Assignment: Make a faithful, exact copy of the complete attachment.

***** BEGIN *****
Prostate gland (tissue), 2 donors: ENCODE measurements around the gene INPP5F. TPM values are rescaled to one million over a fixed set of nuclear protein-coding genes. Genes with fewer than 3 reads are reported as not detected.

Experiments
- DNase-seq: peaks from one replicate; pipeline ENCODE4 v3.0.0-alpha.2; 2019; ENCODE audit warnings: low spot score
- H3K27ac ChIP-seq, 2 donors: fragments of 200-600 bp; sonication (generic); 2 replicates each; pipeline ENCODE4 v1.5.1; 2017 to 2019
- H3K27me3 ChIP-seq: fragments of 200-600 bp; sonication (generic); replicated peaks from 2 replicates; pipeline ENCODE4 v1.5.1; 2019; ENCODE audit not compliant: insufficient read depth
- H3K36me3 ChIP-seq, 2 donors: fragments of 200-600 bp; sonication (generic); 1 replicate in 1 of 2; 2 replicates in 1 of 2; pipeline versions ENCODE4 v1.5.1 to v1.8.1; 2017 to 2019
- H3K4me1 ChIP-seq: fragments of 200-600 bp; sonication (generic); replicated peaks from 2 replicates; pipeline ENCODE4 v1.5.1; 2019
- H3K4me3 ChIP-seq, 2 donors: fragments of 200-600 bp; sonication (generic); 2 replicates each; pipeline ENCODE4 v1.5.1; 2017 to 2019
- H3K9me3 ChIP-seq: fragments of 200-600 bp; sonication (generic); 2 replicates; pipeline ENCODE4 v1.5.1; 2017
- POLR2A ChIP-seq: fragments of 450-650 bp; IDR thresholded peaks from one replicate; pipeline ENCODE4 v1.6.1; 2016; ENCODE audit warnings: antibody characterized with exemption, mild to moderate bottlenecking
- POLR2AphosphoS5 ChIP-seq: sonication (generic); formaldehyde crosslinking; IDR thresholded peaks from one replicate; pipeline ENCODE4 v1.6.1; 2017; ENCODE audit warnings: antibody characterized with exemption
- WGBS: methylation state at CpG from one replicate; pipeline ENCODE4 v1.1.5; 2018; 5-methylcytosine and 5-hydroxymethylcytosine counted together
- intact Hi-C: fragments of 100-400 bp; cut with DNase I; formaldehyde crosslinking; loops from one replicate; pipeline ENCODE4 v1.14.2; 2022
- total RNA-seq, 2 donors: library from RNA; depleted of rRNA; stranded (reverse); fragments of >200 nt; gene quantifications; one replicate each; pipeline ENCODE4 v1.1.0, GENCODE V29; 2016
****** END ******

Prostate gland (tissue), 2 donors: ENCODE measurements around the gene INPP5F. TPM values are rescaled to one million over a fixed set of nuclear protein-coding genes. Genes with fewer than 3 reads are reported as not detected.

Experiments
- DNase-seq: peaks from one replicate; pipeline ENCODE4 v3.0.0-alpha.2; 2019; ENCODE audit warnings: low spot score
- H3K27ac ChIP-seq, 2 donors: fragments of 200-600 bp; sonication (generic); 2 replicates each; pipeline ENCODE4 v1.5.1; 2017 to 2019
- H3K27me3 ChIP-seq: fragments of 200-600 bp; sonication (generic); replicated peaks from 2 replicates; pipeline ENCODE4 v1.5.1; 2019; ENCODE audit not compliant: insufficient read depth
- H3K36me3 ChIP-seq, 2 donors: fragments of 200-600 bp; sonication (generic); 1 replicate in 1 of 2; 2 replicates in 1 of 2; pipeline versions ENCODE4 v1.5.1 to v1.8.1; 2017 to 2019
- H3K4me1 ChIP-seq: fragments of 200-600 bp; sonication (generic); replicated peaks from 2 replicates; pipeline ENCODE4 v1.5.1; 2019
- H3K4me3 ChIP-seq, 2 donors: fragments of 200-600 bp; sonication (generic); 2 replicates each; pipeline ENCODE4 v1.5.1; 2017 to 2019
- H3K9me3 ChIP-seq: fragments of 200-600 bp; sonication (generic); 2 replicates; pipeline ENCODE4 v1.5.1; 2017
- POLR2A ChIP-seq: fragments of 450-650 bp; IDR thresholded peaks from one replicate; pipeline ENCODE4 v1.6.1; 2016; ENCODE audit warnings: antibody characterized with exemption, mild to moderate bottlenecking
- POLR2AphosphoS5 ChIP-seq: sonication (generic); formaldehyde crosslinking; IDR thresholded peaks from one replicate; pipeline ENCODE4 v1.6.1; 2017; ENCODE audit warnings: antibody characterized with exemption
- WGBS: methylation state at CpG from one replicate; pipeline ENCODE4 v1.1.5; 2018; 5-methylcytosine and 5-hydroxymethylcytosine counted together
- intact Hi-C: fragments of 100-400 bp; cut with DNase I; formaldehyde crosslinking; loops from one replicate; pipeline ENCODE4 v1.14.2; 2022
- total RNA-seq, 2 donors: library from RNA; depleted of rRNA; stranded (reverse); fragments of >200 nt; gene quantifications; one replicate each; pipeline ENCODE4 v1.1.0, GENCODE V29; 2016